Pandora Papers Article: Collage of Lebanese officials with a yellow backdrop of flying dollar bills

Pandora Papers expose hundreds of offshore accounts registered to Lebanese officials

Millions of documents, branded as the Pandora Papers, have revealed the existence of secret deals and offshore accounts of more than 100 billionaires worldwide, 30 world leaders and 300 public officials. The documents also include some celebrities and sports stars.

The Papers were unveiled by the International Consortium of Investigative Journalists (ICIJ), with 600 journalists from across the world conducting investigations into the leaks of nearly 12 million documents about offshore companies in the world. Daraj Media, an independent Lebanese media company, took part in the large scale investigation.

Containing 2.94 terabytes of data, the papers represent the latest and largest data volume of major leaks of financial data in the offshore world since 2013.

The ICIJ includes a disclaimer that there are legitimate uses for offshore companies and that merely engaging in offshore activities does not necessarily mean that laws were broken. However, offshore companies may also be used for money laundering, tax evasion, and fraud.

Lebanon’s share in the Pandora Papers

Lebanon, in spite of battling the biggest financial and economic crisis in its history and 75 percent of the population living below the poverty line, has managed to rank first in terms of the number of offshore accounts created by politicians, bankers and businessmen through law firm Trident Trust.

ICIJ analyzed 11.9 million confidential files from 14 law firms, including Trident Trust, Aleman, and Cordero, specialized in offshore transactions. Of these, journalists gathered the most data on Trident Trust. Lebanese officials registered the most offshore companies through Trident Trust, 346. Second came Britain with 151, and third came Iraq with 85. 

When Lebanese banks in late 2019 began to impose illegal capital controls, preventing Lebanese citizens from accessing their deposits and transferring their money abroad, a number of Lebanese bankers, politicians and senior businessmen were suspected of transferring money abroad into offshore accounts.

The Pandora Papers revealed that ex-Minister, Banker and Businessman Marwan Kheireddine owns two offshore companies in the British Virgin Islands, a renowned tax haven.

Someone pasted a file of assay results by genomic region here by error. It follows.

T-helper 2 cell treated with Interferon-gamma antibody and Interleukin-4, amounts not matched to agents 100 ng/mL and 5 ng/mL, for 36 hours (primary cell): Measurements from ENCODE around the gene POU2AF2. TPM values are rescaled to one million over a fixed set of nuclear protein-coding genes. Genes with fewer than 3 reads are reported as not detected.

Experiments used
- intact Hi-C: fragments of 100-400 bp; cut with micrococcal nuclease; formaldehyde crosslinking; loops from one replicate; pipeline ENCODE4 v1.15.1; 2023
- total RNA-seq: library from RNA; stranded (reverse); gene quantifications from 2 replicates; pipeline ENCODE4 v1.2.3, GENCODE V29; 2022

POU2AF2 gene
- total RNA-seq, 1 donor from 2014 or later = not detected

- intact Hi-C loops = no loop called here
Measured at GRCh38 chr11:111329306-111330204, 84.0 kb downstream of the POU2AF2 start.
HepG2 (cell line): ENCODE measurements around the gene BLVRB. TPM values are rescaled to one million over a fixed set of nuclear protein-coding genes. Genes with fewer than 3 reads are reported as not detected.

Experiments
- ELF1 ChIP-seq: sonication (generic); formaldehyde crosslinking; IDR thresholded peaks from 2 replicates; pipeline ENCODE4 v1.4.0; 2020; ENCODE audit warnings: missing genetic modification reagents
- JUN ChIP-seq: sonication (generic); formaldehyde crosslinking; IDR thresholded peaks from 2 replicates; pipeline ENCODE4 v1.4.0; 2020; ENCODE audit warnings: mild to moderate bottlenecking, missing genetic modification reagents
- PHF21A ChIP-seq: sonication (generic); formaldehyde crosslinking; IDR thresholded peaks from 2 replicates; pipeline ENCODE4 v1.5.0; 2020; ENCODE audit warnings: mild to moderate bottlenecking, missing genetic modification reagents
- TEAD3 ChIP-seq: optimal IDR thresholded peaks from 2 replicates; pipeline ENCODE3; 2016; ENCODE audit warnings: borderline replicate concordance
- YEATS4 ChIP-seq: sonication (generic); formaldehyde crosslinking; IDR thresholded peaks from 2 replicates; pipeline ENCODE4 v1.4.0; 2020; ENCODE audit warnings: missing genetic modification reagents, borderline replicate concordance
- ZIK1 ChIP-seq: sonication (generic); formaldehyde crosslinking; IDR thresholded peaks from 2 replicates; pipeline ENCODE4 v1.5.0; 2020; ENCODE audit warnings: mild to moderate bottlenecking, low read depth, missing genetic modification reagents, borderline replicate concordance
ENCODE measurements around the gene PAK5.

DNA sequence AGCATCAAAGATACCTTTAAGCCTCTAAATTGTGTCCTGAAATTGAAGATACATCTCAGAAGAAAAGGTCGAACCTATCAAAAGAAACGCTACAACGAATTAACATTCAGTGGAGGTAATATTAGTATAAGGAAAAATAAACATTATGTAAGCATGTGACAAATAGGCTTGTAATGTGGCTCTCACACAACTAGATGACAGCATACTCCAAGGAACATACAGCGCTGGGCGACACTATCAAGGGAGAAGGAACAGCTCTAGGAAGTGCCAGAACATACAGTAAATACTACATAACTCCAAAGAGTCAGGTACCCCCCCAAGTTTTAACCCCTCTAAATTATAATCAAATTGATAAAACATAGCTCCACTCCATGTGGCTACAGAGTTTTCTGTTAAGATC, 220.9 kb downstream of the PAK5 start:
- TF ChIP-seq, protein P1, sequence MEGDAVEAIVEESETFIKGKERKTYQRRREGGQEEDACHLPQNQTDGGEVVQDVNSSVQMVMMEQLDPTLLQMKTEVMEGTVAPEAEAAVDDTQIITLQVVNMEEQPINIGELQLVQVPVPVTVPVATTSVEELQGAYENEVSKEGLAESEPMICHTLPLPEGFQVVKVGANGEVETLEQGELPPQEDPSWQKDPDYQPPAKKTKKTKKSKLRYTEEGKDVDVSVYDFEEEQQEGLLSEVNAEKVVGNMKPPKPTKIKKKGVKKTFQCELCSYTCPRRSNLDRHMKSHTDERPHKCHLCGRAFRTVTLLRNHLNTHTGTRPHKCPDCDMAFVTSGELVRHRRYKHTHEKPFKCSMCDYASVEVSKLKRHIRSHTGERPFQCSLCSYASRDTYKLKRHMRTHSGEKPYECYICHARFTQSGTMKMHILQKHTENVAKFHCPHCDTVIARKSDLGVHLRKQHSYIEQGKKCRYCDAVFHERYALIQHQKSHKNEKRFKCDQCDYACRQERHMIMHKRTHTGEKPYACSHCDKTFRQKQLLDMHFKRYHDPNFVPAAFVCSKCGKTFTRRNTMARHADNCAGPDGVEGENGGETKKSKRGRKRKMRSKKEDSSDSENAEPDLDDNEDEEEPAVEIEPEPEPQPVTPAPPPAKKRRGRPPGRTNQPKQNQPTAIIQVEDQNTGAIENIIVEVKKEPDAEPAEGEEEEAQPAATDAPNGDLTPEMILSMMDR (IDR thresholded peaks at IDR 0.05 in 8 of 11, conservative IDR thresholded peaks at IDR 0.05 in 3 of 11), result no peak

The first company, Oakwood International Holdings Limited, is a co-ownership with Huda El Khalil and Waseem Kheireddine. The second is Driftwood Limited.

The establishment of such companies is deemed as legal, but is often perceived to be a pathway into other suspicious activities, including tax evasion.

During the peak of Lebanon’s crisis in 2019 and 2020, Kheireddine was able to establish several companies in Britain, while many citizens of Lebanon struggled to make ends meet.

The leaked documents also incriminate Prime Minister Najib Mikati, ex-PM Hassan Diab, and Central Bank Chief Riad Salameh, among others. Diab, for example, is part-owner of shell company “eFuturetech Services Ltd” in the British Virgin Islands along with paper and construction mogul Nabil Badr and Chedid Capital Chief Financial Officer Ali Haddarah.

PM Najib Mikati owns Panama company “Hessville Investment Inc.,” created in 1994 with the help of his Monaco-based company M1 Management SAM. His son Maher is also the director of at least two British Virgin Islands-based companies, according to the Pandora Papers.

Maher Mikati told ICIJ and Darah that his father bought a residence in Monaco through shares in Hessville Investment.

“It is very typical to own real estate through companies rather than directly,” Maher said, who also disclosed that most of the family’s personal real estate is owned by companies as they offer flexibility and tax advantages among other things.

Across the region and the world

The papers exposed a large number of worldwide public officials, such as Jordan’s King Abdullah II, who has amassed a secret $100m property empire spanning Malibu, Washington and London. Jordan appeared to have blocked the ICIJ website on Sunday a few hours before the Pandora papers launched.

In the Middle East, nearly 40 politicians and public officials from 9 countries were found to have offshore entities.

But not everyone in the Pandora Papers is necessarily accused of wrongdoing. The leaked files show that former British prime minister Tony Blair and his wife Cherie saved £312,000 in property taxes when purchasing a London building partially owned by the family of a prominent Bahraini minister. 

In contrast, the Russian president Vladimir Putin, does not appear in the files by name, but a number of close associates do, including childhood best friend, the late Petr Kolbin. The US has raised suspicions of Putin amassing a secret fortune over the years.

Not only did the Papers reveal the fortunes of leaders worldwide, but they also successfully spotlighted the offshore system itself. The files suggest the American state of South Dakota in particular is sheltering billions of dollars in wealth linked to individuals previously accused of serious financial crimes. The offshore trail stretches from Africa, to Latin America, to Asia. 

The Papers reveal the unseen repercussions of previous offshore leaks, which according to the Guardian, “spurred modest reforms in some parts of the world, such as the BVI, which now keeps a record of the real owners of companies registered there.”

Director of the ICIJ Gerard Ryle said leading politicians who organised their finances in tax havens will likely form an obstacle for the reform of the offshore economy and cleansing it of the latest scandals in the last few years.

“When you have world leaders, when you have politicians, when you have public officials, all using secrecy and all using this world, then I don’t think we’re going to see an end to it,” he said.